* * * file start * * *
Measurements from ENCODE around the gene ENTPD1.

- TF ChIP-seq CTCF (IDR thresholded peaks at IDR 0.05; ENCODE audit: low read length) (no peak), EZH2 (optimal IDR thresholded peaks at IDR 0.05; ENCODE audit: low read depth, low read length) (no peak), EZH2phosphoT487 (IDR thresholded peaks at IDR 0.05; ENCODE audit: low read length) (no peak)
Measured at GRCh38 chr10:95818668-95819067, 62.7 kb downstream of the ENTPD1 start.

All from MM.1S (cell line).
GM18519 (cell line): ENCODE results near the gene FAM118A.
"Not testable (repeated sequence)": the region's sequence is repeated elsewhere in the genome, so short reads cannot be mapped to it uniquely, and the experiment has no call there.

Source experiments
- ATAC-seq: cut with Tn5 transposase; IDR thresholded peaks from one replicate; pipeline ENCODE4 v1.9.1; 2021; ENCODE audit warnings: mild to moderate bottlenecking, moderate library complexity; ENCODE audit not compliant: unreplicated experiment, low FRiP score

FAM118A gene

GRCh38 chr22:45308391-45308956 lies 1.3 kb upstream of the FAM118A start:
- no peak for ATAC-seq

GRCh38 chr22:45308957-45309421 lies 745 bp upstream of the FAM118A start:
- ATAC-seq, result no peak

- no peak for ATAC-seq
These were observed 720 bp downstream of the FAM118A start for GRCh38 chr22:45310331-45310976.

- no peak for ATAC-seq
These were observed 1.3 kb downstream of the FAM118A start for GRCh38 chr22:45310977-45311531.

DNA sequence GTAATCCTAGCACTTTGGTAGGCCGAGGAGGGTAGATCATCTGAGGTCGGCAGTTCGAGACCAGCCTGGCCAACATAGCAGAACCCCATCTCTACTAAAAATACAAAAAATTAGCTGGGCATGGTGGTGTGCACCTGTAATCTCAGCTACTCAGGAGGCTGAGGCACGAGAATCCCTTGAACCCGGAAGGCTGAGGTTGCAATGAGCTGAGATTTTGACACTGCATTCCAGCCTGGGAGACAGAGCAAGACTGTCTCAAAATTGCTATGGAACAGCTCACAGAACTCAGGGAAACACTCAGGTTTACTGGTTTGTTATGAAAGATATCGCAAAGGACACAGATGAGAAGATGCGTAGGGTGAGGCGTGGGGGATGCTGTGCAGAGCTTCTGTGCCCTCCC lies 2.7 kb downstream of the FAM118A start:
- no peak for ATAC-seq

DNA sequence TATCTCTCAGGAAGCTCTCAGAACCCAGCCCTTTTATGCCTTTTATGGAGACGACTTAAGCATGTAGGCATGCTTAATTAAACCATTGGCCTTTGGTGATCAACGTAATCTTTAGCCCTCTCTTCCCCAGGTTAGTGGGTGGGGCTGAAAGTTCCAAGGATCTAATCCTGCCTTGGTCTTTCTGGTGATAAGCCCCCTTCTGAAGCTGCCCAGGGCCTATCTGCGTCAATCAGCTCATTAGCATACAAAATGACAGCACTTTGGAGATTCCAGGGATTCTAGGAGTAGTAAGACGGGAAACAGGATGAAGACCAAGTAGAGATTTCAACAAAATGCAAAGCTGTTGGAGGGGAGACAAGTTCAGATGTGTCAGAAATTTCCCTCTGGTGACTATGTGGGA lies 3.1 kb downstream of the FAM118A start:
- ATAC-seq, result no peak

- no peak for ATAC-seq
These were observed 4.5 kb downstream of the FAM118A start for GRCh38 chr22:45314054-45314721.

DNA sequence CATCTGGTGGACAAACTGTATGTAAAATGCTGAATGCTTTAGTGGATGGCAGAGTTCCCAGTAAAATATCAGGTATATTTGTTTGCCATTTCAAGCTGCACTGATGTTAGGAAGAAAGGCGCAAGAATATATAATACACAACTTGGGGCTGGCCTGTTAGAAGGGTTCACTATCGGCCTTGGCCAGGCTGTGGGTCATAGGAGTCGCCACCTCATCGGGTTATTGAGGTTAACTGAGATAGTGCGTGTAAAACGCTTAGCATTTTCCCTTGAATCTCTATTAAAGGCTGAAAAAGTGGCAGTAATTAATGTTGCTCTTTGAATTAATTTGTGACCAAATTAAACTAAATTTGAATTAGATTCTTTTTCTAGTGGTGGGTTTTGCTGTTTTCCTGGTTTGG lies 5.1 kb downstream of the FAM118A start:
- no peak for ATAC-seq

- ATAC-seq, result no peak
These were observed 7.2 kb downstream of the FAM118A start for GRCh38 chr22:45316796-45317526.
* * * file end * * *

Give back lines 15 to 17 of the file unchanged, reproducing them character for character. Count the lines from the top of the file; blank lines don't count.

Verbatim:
These were observed 720 bp downstream of the FAM118A start for GRCh38 chr22:45310331-45310976.

- no peak for ATAC-seq
These were observed 1.3 kb downstream of the FAM118A start for GRCh38 chr22:45310977-45311531.